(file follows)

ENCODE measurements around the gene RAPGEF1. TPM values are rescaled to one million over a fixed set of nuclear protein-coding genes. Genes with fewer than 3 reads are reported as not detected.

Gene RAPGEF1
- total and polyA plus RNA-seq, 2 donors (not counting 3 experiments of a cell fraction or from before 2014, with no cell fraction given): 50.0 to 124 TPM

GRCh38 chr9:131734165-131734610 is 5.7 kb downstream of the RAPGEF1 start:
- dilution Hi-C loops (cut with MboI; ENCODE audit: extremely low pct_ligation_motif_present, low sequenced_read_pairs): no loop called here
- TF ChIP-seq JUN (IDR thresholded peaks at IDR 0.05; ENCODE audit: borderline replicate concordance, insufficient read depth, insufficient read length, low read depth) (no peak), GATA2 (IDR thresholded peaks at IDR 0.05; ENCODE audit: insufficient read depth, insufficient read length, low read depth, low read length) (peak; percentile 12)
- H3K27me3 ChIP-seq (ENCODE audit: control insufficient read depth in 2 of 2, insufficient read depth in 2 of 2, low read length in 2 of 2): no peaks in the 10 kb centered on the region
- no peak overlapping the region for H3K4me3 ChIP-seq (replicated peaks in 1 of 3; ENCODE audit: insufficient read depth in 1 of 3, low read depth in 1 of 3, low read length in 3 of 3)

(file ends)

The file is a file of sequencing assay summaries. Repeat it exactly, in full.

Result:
ENCODE measurements around the gene RAPGEF1. TPM values are rescaled to one million over a fixed set of nuclear protein-coding genes. Genes with fewer than 3 reads are reported as not detected.

Gene RAPGEF1
- total and polyA plus RNA-seq, 2 donors (not counting 3 experiments of a cell fraction or from before 2014, with no cell fraction given): 50.0 to 124 TPM

GRCh38 chr9:131734165-131734610 is 5.7 kb downstream of the RAPGEF1 start:
- dilution Hi-C loops (cut with MboI; ENCODE audit: extremely low pct_ligation_motif_present, low sequenced_read_pairs): no loop called here
- TF ChIP-seq JUN (IDR thresholded peaks at IDR 0.05; ENCODE audit: borderline replicate concordance, insufficient read depth, insufficient read length, low read depth) (no peak), GATA2 (IDR thresholded peaks at IDR 0.05; ENCODE audit: insufficient read depth, insufficient read length, low read depth, low read length) (peak; percentile 12)
- H3K27me3 ChIP-seq (ENCODE audit: control insufficient read depth in 2 of 2, insufficient read depth in 2 of 2, low read length in 2 of 2): no peaks in the 10 kb centered on the region
- no peak overlapping the region for H3K4me3 ChIP-seq (replicated peaks in 1 of 3; ENCODE audit: insufficient read depth in 1 of 3, low read depth in 1 of 3, low read length in 3 of 3)